How to raise a bilingual kid from North Carolina Lifestyle Blogger Champagne Style Bare Budget
Faith & Family

How to raise a bilingual kid

How to raise a bilingual kid from North Carolina Lifestyle Blogger Champagne Style Bare Budget

In today’s globalized world, one of the most important skills for kids’ to learn is foreign languages. But mastering a foreign language is hard and even though some kids might have a natural affiliation for learning languages, it is important they continue learning after early childhood. In several countries around the world, children are routinely taught to be bilingual in their native language and English, so this idea is not so innovative outside of English-speaking countries.

  1. Enroll your children in a bilingual school

There are lots of bilingual schools around and most of them are highly regarded. Unfortunately, all of these institutions are private, meaning the cost of the tuition fee might be disheartening to some parents. However, if you have already enrolled your kid in private school, switching to a bilingual one might not be more expensive and it is certainly a better option.

  1. Enroll in after-school language classes

Another classic way to teach your kid how to be bilingual is to enroll him or her in after-school language classes, whether they are mandarin classes or German. It might even be better to let your kid experiment with different classes before. Some might be more excited to learn Japanese, for example, if they are into manga or anime, while others might want to learn Spanish if they have Latin-American friends.

  1. Send your kid to summer immersion language courses

Most public universities in Europe have summer immersion language courses available for foreigners. If you want your kid to be in direct contact with the language he or she is learning and if you can afford it, sending him to learn the language in the original country is the best way to guarantee your kid will become fluent. Most of these programs are available for older children and teenagers.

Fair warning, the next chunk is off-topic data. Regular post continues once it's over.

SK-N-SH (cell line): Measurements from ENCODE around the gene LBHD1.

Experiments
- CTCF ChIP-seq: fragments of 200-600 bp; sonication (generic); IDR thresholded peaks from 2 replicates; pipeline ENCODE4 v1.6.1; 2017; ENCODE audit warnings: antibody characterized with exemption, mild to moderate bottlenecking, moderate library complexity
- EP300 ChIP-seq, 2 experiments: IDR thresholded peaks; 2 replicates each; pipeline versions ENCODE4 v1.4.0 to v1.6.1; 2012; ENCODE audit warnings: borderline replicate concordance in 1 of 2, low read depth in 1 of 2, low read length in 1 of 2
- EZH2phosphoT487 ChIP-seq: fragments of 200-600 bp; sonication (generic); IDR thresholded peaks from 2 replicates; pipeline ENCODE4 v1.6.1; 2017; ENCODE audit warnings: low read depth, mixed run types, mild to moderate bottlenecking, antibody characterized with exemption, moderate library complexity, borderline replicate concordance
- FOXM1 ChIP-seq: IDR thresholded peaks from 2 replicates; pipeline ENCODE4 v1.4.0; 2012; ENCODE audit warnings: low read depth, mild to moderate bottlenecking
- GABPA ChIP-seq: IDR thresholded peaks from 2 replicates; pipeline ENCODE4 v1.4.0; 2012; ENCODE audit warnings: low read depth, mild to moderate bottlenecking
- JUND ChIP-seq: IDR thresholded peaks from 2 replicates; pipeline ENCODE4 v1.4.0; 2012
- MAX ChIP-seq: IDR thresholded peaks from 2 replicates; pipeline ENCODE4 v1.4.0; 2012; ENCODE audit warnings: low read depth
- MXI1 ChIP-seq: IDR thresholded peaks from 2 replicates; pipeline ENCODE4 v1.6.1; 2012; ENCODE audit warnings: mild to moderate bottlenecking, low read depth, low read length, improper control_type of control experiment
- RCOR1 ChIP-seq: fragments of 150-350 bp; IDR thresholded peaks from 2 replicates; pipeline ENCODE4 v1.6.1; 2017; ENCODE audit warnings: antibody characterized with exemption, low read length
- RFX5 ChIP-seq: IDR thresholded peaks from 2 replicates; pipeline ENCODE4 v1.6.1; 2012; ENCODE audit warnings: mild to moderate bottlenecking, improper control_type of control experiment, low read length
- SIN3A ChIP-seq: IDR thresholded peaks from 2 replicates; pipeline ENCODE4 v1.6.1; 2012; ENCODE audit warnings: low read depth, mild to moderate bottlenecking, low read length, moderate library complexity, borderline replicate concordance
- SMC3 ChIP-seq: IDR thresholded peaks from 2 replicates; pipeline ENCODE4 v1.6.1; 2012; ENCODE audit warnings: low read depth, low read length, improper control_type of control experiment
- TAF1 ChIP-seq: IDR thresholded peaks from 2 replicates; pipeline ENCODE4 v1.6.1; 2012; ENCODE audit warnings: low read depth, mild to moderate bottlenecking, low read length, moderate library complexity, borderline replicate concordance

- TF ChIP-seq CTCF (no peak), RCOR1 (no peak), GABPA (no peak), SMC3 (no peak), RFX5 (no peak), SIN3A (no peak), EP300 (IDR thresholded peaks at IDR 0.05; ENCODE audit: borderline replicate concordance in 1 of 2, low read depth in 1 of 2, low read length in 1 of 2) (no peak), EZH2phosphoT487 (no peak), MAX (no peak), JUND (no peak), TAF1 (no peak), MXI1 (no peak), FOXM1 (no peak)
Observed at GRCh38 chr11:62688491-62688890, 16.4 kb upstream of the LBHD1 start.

1. Learn the language with your kid using home resources

If you cannot afford to pay for lessons or the expensive tuition of a private bilingual school, you can always just learn a language with your kid using some ‘Teach Yourself’ resources. They are available for most languages and your kid will be extra motivated if it’s a family activity, rather than a boring class. There are plenty of interesting phone or web apps that can help your kid to learn new languages, such as Memrise or Rosetta Stone.
If you can speak a different language already, the best thing is to teach that language to your kid and complement it with movies and cartoons dubbed in the language you are learning to watch together as a family.

[su_box title=”About The Author” box_color=”#777b8a”]Marina is a parenting blogger from Croatia. She is the face of Parental Journey, a simple mom blog that deals with all the up and downs of parenthood. Marina graduated with a degree in Journalism, but she decided to start her own business. She is proud work-at-home mom.[/su_box]

Leave a Reply

Your email address will not be published. Required fields are marked *

This site uses Akismet to reduce spam. Learn how your comment data is processed.